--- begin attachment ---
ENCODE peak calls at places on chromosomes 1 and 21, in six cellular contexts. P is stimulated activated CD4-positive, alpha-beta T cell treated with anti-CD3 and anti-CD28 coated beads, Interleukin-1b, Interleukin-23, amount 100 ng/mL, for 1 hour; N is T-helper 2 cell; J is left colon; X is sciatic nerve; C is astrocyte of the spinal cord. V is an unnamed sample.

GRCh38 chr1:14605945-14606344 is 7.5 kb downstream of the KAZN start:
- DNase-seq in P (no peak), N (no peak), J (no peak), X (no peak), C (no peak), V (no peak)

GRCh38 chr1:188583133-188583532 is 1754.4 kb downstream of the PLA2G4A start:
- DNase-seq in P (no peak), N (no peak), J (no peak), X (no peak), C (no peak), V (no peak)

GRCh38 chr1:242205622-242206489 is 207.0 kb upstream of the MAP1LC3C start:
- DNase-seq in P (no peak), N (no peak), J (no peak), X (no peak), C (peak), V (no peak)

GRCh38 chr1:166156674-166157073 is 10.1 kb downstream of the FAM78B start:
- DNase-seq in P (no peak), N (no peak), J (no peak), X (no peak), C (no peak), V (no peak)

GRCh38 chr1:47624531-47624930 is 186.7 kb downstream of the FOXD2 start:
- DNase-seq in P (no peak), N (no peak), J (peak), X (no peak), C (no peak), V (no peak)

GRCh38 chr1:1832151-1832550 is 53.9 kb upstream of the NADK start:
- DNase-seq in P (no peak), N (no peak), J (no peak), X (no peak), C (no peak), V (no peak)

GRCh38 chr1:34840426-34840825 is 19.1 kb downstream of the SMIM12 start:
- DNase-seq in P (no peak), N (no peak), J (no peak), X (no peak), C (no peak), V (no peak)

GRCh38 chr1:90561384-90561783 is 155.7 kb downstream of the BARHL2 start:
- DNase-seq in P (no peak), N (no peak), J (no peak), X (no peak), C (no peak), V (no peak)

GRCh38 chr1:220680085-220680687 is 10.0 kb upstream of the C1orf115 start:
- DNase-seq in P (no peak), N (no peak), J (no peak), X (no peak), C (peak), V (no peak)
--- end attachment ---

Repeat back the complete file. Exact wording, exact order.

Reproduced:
ENCODE peak calls at places on chromosomes 1 and 21, in six cellular contexts. P is stimulated activated CD4-positive, alpha-beta T cell treated with anti-CD3 and anti-CD28 coated beads, Interleukin-1b, Interleukin-23, amount 100 ng/mL, for 1 hour; N is T-helper 2 cell; J is left colon; X is sciatic nerve; C is astrocyte of the spinal cord. V is an unnamed sample.

GRCh38 chr1:14605945-14606344 is 7.5 kb downstream of the KAZN start:
- DNase-seq in P (no peak), N (no peak), J (no peak), X (no peak), C (no peak), V (no peak)

GRCh38 chr1:188583133-188583532 is 1754.4 kb downstream of the PLA2G4A start:
- DNase-seq in P (no peak), N (no peak), J (no peak), X (no peak), C (no peak), V (no peak)

GRCh38 chr1:242205622-242206489 is 207.0 kb upstream of the MAP1LC3C start:
- DNase-seq in P (no peak), N (no peak), J (no peak), X (no peak), C (peak), V (no peak)

GRCh38 chr1:166156674-166157073 is 10.1 kb downstream of the FAM78B start:
- DNase-seq in P (no peak), N (no peak), J (no peak), X (no peak), C (no peak), V (no peak)

GRCh38 chr1:47624531-47624930 is 186.7 kb downstream of the FOXD2 start:
- DNase-seq in P (no peak), N (no peak), J (peak), X (no peak), C (no peak), V (no peak)

GRCh38 chr1:1832151-1832550 is 53.9 kb upstream of the NADK start:
- DNase-seq in P (no peak), N (no peak), J (no peak), X (no peak), C (no peak), V (no peak)

GRCh38 chr1:34840426-34840825 is 19.1 kb downstream of the SMIM12 start:
- DNase-seq in P (no peak), N (no peak), J (no peak), X (no peak), C (no peak), V (no peak)

GRCh38 chr1:90561384-90561783 is 155.7 kb downstream of the BARHL2 start:
- DNase-seq in P (no peak), N (no peak), J (no peak), X (no peak), C (no peak), V (no peak)

GRCh38 chr1:220680085-220680687 is 10.0 kb upstream of the C1orf115 start:
- DNase-seq in P (no peak), N (no peak), J (no peak), X (no peak), C (peak), V (no peak)